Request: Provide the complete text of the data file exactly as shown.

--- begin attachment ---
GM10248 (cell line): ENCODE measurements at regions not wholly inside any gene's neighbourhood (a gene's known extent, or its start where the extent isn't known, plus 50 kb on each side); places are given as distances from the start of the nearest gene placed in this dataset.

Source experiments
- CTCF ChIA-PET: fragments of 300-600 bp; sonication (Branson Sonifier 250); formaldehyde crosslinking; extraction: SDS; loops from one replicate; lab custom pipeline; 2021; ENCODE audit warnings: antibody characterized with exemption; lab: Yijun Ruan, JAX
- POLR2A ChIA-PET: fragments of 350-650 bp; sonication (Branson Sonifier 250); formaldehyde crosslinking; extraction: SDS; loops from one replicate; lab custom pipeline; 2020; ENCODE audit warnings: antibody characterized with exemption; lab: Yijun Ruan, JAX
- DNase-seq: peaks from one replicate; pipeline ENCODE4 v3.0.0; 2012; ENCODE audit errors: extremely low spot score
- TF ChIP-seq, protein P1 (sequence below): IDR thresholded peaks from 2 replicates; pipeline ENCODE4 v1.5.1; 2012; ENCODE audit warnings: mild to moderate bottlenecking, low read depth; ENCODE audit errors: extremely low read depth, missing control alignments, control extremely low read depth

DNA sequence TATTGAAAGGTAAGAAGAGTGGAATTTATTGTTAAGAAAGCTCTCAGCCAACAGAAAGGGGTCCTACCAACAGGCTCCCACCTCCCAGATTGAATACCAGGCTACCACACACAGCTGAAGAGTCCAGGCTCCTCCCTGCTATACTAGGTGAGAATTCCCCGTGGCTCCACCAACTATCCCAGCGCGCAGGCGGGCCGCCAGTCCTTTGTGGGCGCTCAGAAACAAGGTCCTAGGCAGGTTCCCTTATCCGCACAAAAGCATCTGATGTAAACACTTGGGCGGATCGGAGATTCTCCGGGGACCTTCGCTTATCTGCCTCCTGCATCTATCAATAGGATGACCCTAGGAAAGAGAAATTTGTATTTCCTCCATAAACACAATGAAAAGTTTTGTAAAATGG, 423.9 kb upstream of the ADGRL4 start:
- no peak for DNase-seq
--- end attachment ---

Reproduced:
GM10248 (cell line): ENCODE measurements at regions not wholly inside any gene's neighbourhood (a gene's known extent, or its start where the extent isn't known, plus 50 kb on each side); places are given as distances from the start of the nearest gene placed in this dataset.

Source experiments
- CTCF ChIA-PET: fragments of 300-600 bp; sonication (Branson Sonifier 250); formaldehyde crosslinking; extraction: SDS; loops from one replicate; lab custom pipeline; 2021; ENCODE audit warnings: antibody characterized with exemption; lab: Yijun Ruan, JAX
- POLR2A ChIA-PET: fragments of 350-650 bp; sonication (Branson Sonifier 250); formaldehyde crosslinking; extraction: SDS; loops from one replicate; lab custom pipeline; 2020; ENCODE audit warnings: antibody characterized with exemption; lab: Yijun Ruan, JAX
- DNase-seq: peaks from one replicate; pipeline ENCODE4 v3.0.0; 2012; ENCODE audit errors: extremely low spot score
- TF ChIP-seq, protein P1 (sequence below): IDR thresholded peaks from 2 replicates; pipeline ENCODE4 v1.5.1; 2012; ENCODE audit warnings: mild to moderate bottlenecking, low read depth; ENCODE audit errors: extremely low read depth, missing control alignments, control extremely low read depth

DNA sequence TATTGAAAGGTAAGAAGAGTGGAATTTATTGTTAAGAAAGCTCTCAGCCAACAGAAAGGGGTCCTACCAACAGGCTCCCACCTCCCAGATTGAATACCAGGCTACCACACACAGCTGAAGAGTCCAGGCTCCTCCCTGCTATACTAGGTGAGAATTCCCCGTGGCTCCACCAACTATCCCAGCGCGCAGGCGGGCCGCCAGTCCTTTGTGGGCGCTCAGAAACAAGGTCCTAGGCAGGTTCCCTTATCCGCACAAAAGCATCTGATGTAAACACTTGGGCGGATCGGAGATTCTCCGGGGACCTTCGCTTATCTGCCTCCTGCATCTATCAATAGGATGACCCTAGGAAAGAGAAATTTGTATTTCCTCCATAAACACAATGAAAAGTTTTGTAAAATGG, 423.9 kb upstream of the ADGRL4 start:
- no peak for DNase-seq